2. Jump in the Fire by Harry Nillson – Good Fellas. From the “drug induced paranoia before the bust” scene.

    3. The Man in Me by Bob Dylan – Big Lewbowski

  42. Oops! I posted before I read Cher’s suggestion for Jump into the fire.

  43. Like you, the use of that SY song in that scene helped a lot. Otherwise I have little interest in that band’s music.

    I’ve seen a couple of Hartley’s movies since the excellent trio of movies you list. The first one that sucked may have been right after Simple Men: Amateur, I believe was the title. It was…OK. It was a major disappointment, though, because it starred the Central European woman with the bangs from Simple Men and my favorite French squeeze, Isabelle Huppert. I’ve seen a couple more since then, including Henry Fool (I think that’s what it was called). They were barely watchable. I wish Hartley could make a comeback. I’ll watch those 3 early films any day of the week. Martin Donovan, the late Adrienne Shelley (was that her name), and the other actors who populated those movies were excellent!

    On a related note, Whit Stillman needs to make another great movie. I think I read he finally has a new one coming. I loved each of his first 3.

  44. I first associate “Just Dropped In (to See What Condition My Condition Was In)” with The Big Lebowski, which also psyches me up whenever that Beefheart song plays in the background of a scene.

  45. Browsed the list quickly and didn’t see this one…Will try to post the link……One of my all time fav movies with a perfect ending thanks to a great tune by President Joe!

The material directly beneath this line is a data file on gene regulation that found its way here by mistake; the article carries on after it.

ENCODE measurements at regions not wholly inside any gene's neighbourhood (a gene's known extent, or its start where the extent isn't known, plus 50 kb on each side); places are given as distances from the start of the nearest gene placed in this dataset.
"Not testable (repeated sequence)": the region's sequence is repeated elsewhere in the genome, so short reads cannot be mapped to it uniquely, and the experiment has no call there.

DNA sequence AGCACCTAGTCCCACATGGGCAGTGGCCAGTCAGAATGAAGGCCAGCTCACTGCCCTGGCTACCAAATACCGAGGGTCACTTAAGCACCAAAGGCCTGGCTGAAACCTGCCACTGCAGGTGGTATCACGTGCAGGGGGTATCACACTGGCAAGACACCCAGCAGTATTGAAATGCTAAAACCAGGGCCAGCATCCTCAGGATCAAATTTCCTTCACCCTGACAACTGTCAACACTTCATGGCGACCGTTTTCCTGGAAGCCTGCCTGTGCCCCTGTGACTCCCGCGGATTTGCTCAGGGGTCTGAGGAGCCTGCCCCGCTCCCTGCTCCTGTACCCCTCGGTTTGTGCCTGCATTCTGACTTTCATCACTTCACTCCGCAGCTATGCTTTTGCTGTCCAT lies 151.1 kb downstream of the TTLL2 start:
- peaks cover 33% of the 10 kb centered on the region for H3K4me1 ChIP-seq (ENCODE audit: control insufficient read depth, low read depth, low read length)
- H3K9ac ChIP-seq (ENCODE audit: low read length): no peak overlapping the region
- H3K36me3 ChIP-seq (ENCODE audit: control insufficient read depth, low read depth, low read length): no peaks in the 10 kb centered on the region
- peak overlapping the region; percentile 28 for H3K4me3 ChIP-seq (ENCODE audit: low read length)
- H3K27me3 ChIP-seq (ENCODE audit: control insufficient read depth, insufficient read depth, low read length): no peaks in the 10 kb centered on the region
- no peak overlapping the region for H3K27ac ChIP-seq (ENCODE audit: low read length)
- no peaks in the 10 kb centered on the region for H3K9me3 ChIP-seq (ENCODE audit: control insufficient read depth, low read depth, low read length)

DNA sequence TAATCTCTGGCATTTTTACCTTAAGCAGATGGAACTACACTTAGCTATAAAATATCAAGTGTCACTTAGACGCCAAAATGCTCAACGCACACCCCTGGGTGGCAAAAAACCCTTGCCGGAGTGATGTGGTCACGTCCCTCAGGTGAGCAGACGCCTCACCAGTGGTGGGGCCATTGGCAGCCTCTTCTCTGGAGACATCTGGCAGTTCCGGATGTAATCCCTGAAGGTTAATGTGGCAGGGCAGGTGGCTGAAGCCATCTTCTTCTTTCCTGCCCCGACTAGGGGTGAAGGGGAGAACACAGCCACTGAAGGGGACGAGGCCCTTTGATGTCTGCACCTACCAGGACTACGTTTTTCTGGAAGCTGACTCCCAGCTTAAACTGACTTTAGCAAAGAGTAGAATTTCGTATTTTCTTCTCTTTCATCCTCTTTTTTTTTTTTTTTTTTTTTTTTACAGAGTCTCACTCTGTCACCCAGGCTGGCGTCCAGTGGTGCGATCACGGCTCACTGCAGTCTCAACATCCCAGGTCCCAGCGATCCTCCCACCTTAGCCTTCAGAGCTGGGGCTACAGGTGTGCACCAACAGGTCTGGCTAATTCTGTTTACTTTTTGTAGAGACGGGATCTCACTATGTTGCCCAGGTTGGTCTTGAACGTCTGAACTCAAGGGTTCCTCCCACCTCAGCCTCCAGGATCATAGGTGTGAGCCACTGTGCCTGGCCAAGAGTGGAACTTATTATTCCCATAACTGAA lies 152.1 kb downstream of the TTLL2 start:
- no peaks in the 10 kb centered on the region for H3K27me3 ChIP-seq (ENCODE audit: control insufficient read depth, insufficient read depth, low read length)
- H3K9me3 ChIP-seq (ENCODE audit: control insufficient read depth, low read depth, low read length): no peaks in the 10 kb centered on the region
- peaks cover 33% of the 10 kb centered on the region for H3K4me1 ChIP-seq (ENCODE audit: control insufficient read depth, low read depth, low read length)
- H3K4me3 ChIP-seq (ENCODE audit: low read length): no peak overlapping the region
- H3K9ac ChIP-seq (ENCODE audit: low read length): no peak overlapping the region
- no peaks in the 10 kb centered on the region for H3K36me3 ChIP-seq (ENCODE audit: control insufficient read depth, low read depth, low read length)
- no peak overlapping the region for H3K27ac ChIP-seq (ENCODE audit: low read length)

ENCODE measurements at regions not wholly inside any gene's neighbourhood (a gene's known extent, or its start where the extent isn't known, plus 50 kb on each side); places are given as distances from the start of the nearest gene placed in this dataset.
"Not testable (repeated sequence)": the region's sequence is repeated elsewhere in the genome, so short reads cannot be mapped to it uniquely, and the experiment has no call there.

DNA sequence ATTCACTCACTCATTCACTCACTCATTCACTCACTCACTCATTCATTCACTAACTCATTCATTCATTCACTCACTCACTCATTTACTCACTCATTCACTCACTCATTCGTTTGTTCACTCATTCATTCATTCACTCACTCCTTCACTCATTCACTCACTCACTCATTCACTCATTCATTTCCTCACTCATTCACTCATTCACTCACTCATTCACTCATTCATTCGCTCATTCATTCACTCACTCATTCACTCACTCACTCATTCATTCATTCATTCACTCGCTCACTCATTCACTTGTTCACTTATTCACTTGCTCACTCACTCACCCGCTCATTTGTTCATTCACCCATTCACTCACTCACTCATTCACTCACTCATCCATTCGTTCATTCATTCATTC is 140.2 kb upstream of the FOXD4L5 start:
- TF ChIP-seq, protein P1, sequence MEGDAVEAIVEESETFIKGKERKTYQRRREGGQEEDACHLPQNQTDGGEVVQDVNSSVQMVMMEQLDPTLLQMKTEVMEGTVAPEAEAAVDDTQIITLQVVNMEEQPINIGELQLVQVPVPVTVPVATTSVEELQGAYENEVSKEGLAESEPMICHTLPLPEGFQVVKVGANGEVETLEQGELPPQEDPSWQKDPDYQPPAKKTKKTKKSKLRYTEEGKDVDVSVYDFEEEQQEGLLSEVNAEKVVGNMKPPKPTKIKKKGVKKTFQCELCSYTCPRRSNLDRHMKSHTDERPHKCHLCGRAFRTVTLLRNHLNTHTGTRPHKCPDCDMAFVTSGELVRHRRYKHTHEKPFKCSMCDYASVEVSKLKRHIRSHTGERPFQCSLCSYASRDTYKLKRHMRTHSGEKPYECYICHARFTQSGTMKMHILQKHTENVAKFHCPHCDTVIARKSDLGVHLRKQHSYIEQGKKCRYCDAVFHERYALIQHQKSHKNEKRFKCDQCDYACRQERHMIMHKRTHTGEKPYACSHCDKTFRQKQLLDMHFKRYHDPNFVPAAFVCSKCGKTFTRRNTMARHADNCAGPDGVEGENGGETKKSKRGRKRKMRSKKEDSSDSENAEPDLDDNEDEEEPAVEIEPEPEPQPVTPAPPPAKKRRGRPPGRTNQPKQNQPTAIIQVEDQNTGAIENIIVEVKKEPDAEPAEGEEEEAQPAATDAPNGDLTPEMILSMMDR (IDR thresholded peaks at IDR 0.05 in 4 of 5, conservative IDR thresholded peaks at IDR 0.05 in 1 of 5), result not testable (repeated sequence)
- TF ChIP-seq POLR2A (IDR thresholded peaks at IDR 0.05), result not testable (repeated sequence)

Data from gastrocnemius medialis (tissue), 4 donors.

The Warriors-In The City-Joe Walsh
    http://youtu.be/1aKqVC6imLI

  46. ladymisskirroyale

    I’m in complete agreement about HH and WS. We did go to see Whit’s last movie, “Damsels in Distress” which was pretty bad if you like his other movies, and palatable if you don’t know his history. How about this seminal song/dance scene from “Barcelona”? https://www.youtube.com/watch?v=ToiC68wI24g

  47. ladymisskirroyale

    On the list, Mod.

  48. ladymisskirroyale

    Good one!

  49. ladymisskirroyale

    500 Days of Summer – excellent choice. Plus I Heart Joseph Gordon Leavitt.

  50. cliff sovinsanity

    I’m surprised there’s been no mention of Moving In Stereo from Fast Times at Ridgemont High. More for the Phoebe Cates part rather than the Judge Reinhold part.
    The wife mentioned she’s especially creeped out when she hears Jackson Browne’s “Somebody’s Baby” because it reminds her of Jennifer Jason Leigh statutory rape scene at “The Point”

  51. I think the music runs a distant second to the action, but a good entry nevertheless. It’s funny that I also associate that Browne song with the scene. Because I like the movie so much it’s helped me have some positive associations with one of his songs. That doesn’t happen often.